I’m certainly no stranger to the deadly sin of pride, and any writer who tells you otherwise about his or her work is a liar. But in my more self-aware moments I try to step back and figure out what this audience growth means. It strikes me that Google made a pretty good business out of the realization that engagement, i.e. time + attention, is the most important metric in the content world, and that’s the lesson I’ve tried to take to heart. What’s most distinctive about Epsilon Theory is not the size of the audience, but the engagement of the audience, the willingness of tens of thousands of smart, successful people to invest their most valuable resource – their time – to wrestle with the ideas I’m writing about.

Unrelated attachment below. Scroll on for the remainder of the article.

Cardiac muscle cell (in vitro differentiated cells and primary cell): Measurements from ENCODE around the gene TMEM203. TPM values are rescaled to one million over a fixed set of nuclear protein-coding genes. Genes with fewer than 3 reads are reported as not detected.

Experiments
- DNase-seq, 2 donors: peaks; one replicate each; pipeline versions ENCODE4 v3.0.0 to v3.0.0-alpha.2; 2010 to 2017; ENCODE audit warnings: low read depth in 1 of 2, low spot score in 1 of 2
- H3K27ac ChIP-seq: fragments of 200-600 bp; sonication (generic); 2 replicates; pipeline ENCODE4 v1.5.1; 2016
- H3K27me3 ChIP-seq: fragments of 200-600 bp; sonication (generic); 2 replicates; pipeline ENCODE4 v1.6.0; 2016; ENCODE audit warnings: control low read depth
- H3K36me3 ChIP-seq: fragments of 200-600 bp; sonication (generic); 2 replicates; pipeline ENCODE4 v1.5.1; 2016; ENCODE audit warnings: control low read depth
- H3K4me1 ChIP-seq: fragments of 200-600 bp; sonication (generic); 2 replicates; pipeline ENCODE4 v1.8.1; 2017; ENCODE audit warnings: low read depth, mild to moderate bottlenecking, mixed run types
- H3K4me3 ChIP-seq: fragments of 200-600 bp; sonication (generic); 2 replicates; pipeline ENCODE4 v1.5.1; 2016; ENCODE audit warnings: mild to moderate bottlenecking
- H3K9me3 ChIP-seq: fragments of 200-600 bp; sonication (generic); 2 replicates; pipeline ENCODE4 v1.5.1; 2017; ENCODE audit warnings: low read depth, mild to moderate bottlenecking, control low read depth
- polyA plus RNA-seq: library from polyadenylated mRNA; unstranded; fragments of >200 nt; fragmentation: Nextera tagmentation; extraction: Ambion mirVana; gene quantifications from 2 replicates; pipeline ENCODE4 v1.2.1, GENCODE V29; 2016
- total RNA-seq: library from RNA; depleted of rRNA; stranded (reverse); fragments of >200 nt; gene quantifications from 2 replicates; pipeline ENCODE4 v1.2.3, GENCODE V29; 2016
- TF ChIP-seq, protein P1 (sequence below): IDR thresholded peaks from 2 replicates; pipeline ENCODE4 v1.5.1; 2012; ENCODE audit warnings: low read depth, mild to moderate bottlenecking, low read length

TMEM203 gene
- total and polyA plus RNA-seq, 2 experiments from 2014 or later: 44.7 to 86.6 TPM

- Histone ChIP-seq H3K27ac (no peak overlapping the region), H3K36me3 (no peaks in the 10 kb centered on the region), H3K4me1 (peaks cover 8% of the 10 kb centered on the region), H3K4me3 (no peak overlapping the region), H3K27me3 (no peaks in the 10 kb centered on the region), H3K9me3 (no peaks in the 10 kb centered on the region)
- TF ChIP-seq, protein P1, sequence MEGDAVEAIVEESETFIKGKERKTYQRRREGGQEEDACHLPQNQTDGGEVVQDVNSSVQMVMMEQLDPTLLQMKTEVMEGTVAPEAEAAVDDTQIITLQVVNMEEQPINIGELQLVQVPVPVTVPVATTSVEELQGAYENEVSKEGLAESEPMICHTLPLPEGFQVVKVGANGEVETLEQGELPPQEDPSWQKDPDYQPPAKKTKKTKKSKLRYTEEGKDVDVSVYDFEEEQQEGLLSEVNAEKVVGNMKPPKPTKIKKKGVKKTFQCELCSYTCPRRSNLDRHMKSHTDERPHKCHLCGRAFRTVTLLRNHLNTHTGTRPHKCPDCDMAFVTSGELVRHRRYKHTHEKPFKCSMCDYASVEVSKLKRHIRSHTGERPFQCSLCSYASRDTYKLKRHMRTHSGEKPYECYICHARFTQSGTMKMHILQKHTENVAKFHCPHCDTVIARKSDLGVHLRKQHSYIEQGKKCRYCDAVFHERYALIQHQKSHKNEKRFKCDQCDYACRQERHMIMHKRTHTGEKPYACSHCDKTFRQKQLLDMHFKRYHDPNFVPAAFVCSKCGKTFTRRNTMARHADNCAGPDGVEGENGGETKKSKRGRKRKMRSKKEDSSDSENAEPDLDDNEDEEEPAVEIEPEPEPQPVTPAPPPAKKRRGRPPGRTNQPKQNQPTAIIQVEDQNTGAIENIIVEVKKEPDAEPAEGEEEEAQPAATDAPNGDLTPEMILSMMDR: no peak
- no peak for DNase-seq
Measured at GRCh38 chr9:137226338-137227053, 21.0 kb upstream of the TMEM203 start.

Because here’s the thing. The ideas I’m writing about in Epsilon Theory are not novel or new. They are good, old ideas that have been submerged by the status quo institutions that dominate our investment world. Those institutions aren’t just the mega-banks and the mega-asset managers and the mega-rich (yes, Piketty has a point, and if you don’t see this you’re just not paying attention), but are also the mega-political parties, the mega-media conglomerates, and the mega-academic complex (that last category includes all modern central banks, of course). It’s a mega-world we live in today, where virtually every signal bombarding us has been intentionally constructed to further the interests of the mega-institutions, even those signals – no, scratch that – especially those signals which purport to communicate accurate information about our social world and our role within that world.

If you’re reading Epsilon Theory, you already know this.

Maybe you haven’t said it out loud. Maybe you work for one of the mega-institutions and can only mumble the knowledge in careless moments. Maybe it’s something you’ve been feeling in your gut for a long time and haven’t had the words to express. But you know it all the same.